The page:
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Tuesday, 7 December, 1999, 15:26 GMT
Health care goes online
NHS Direct
Trained nurses provide advice 24 hours a day
An NHS service allowing patients to receive advice at home via the internet has been launched by the government.

Details of an internet version of the NHS Direct service and an extended telephone advice line were unveiled on Tuesday.

To view the NHS Direct Online website click here

The existing NHS Direct telephone service - currently operating in 40% of England - is to be extended to cover 65% of the country.

Patients can ring up one of 17 call centres nationwide and describe their symptoms to a trained nurse who will then advise whether the condition needs medical attention, or can be self-treated.

The site has a click-able body map with details of conditions
The announcement confirms plans announced earlier this year by the then Health Secretary Frank Dobson.

The new NHS Direct web site will help people get up to date information on common illnesses.

They will also be able to use a simple questionaire to determine whether they need to see a doctor.

The website will include:

  • Information about NHS Direct
  • An interactive healthcare guide
  • information on healthy living
  • Conditions and treatments
  • An A-Z guide to the NHS
  • A health in the news section featuring current, timely issues

It is hoped that the web site will eventually include doctors and nurses answering questions online.

And, in the future, once web cameras and digital imaging become more common, patients and medics will be able to see each other, allowing enabling rudimentary consultations to take place.

The Department of Health says it will provide access to the site in public places such as libraries and hospitals.

In the modern NHS, services aren't just available in hospitals or family doctors' surgeries, they can be available in people's own homes

Health Secretary Alan Milburn
Health Secretary Alan Milburn told the BBC: "In the modern NHS, services aren't just available in hospitals or family doctors' surgeries, they can be available in people's own homes."

He denied that the service could eventually replace the out-of-hours GP services currently offered.

"GPs will always provide special care for patients, but very often, people want information about their own health.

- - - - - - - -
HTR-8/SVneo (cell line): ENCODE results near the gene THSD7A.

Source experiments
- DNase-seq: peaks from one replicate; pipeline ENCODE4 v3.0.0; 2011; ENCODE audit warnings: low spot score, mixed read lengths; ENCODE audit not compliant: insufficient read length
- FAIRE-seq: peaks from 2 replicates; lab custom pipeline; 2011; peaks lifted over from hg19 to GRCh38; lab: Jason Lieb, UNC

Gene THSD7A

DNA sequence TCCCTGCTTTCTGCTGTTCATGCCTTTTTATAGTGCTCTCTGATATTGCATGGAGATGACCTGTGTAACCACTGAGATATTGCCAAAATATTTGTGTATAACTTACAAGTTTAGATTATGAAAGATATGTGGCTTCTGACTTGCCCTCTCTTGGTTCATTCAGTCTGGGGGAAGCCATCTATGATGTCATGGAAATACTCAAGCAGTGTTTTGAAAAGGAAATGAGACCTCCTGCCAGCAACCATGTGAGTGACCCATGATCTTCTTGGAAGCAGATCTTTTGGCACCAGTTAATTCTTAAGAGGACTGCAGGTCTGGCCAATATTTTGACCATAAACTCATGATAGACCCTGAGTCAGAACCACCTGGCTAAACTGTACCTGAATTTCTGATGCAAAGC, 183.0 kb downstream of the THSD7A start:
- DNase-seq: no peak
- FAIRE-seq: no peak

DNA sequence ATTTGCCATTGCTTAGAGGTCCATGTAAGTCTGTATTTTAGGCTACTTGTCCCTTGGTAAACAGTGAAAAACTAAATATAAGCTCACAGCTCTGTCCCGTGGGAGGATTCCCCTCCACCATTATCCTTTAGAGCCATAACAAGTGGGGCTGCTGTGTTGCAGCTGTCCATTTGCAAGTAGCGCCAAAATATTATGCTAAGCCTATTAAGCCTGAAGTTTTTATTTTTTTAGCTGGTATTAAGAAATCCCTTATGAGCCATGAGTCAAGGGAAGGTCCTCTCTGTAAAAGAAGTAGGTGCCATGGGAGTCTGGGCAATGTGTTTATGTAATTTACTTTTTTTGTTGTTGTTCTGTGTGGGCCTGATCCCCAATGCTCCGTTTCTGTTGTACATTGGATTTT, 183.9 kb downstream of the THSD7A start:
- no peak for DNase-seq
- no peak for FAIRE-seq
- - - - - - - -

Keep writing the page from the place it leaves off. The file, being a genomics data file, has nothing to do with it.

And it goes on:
"They want to be able to spot health problems and deal with their own health problems."

There will be links to other accredited sites, and the site will be updated and extended over time.

Prime Minister Tony Blair, speaking on a visit to Bootle Strand shopping centre in Merseyside, said: "NHS Direct can become a symbol of both modern health care and fair health care.

"It will increase people's confidence in being able to manage their own health.

"In time we expect NHS Direct Online to be one of the most popular and widely used Internet sites in the UK."

The NHS Direct Scheme was launched last year in three areas - Newcastle, Preston and Milton Keynes.

Relieves pressure on GPs

The aim was to relieve pressure on hard-pressed GPs and casualty departments by providing members of the public with information.

Since its launch last April, NHS Direct has taken more than 800,000 calls and is expected to reach a million by the end of the year.

Monitoring of the service has shown that one-third of callers to the helpline are directed to a different level of care than they had anticipated when they first contacted it.

Around 35% were directed to less urgent forms of treatment than they thought necessary and 20% were urged to take more urgent action.

Dr John Chisholm, chairman of the British Medical Association's GP Committee, said NHS Direct could make an "important contribution" to easing the demand for GPs.

He added: "But we will not know how effective NHS Direct is until it has been evaluated to see whether it is helping to manage demand, is enabling people to use the NHS more appropriately, is leading to improved outcomes and is good value for money."

But shadow health secretary Dr Liam Fox said: "This is just another PR stunt by the Prime Minister.

"Tony Blair's goal is to divert attention away from the real problems in the NHS which his Government has created and should be tackling."

The BBC's Fergus Walsh
Advice on 200 diseases online
Alan Milburn Health secretary
"People want to be better informed about their own health"
The BBC's Richard Hannaford reports
"Trained nurses provide advice 24 hours a day over the phone to anyone who needs it"
See also:

07 Dec 99 | Health
The future of 'e-medicine'
27 Feb 99 | Health
NHS helpline to go national
13 Apr 99 | Health
PM backs high street healthcare
02 Feb 99 | Health
Nurse advice line extended
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